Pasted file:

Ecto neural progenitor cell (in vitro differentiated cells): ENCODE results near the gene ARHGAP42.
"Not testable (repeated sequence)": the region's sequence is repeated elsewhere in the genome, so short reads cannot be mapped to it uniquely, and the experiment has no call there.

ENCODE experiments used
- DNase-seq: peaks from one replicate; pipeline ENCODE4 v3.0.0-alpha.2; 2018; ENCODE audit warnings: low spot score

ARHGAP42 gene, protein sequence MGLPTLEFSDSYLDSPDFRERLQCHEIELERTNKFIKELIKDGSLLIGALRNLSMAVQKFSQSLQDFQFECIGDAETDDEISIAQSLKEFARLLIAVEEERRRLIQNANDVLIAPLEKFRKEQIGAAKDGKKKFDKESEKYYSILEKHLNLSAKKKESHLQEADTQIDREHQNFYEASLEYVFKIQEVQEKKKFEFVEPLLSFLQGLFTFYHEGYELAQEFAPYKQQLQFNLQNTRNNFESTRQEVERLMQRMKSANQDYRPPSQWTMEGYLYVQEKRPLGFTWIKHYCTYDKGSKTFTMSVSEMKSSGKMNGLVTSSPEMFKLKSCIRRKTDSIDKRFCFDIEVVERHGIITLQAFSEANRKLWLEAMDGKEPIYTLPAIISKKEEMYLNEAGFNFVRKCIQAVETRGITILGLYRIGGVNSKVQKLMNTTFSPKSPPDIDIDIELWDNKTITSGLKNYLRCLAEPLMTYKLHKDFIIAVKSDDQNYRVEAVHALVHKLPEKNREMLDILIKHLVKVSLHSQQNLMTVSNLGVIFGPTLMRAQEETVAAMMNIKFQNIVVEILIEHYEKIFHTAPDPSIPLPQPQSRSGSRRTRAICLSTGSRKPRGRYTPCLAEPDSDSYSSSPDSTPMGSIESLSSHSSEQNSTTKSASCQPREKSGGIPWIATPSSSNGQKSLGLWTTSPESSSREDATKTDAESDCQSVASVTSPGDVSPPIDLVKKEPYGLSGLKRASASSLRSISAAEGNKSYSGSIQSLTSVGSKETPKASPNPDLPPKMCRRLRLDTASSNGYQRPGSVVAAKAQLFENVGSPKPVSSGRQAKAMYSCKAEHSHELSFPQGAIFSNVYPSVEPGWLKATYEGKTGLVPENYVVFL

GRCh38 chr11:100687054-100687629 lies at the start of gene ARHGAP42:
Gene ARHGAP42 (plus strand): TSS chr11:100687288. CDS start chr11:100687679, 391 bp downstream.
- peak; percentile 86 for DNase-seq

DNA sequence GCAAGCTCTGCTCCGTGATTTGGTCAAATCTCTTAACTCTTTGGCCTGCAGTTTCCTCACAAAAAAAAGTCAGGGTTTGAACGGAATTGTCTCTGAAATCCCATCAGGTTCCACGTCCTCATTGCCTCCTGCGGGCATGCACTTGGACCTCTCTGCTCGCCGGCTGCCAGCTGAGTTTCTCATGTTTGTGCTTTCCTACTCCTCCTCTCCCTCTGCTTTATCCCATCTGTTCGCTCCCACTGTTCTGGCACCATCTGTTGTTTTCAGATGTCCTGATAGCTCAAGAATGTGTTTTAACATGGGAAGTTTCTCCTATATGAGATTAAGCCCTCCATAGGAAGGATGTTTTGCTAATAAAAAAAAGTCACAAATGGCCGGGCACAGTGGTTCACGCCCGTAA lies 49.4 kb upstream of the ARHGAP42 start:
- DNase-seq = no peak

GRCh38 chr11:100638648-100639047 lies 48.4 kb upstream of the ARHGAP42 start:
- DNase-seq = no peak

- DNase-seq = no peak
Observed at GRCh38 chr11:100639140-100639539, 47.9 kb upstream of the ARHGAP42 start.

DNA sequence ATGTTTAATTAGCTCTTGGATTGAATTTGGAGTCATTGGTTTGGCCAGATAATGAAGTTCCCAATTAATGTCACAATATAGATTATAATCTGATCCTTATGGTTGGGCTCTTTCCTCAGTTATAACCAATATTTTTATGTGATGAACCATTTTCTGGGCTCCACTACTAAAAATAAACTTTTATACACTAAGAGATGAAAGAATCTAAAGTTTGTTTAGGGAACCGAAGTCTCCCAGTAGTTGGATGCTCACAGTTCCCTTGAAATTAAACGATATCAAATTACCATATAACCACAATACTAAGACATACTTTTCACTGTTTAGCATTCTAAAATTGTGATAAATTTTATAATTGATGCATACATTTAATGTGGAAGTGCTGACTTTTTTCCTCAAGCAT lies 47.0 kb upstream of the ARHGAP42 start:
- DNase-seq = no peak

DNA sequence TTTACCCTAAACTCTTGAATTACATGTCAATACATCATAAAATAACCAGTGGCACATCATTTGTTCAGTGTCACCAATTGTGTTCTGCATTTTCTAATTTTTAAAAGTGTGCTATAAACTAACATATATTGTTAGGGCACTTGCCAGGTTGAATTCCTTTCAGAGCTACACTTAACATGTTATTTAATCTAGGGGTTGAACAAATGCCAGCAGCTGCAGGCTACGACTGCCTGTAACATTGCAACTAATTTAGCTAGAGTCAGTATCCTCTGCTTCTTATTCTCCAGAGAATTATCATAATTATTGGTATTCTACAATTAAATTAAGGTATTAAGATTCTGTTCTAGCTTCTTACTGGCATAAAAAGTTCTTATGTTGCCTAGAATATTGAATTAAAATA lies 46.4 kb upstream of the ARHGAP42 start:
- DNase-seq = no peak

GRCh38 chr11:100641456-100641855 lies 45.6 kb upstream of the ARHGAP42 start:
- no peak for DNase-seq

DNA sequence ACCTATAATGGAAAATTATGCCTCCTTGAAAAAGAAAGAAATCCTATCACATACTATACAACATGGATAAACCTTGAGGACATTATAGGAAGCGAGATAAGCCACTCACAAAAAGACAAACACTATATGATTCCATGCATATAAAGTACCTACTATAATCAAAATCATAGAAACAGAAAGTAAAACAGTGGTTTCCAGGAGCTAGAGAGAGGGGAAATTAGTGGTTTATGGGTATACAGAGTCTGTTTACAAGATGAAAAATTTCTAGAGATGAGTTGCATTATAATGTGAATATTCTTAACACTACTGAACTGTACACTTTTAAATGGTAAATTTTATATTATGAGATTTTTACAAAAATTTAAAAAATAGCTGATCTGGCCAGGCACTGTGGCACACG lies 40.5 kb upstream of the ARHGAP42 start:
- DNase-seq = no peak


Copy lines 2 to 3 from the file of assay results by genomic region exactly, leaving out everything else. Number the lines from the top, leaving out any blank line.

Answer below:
"Not testable (repeated sequence)": the region's sequence is repeated elsewhere in the genome, so short reads cannot be mapped to it uniquely, and the experiment has no call there.

ENCODE experiments used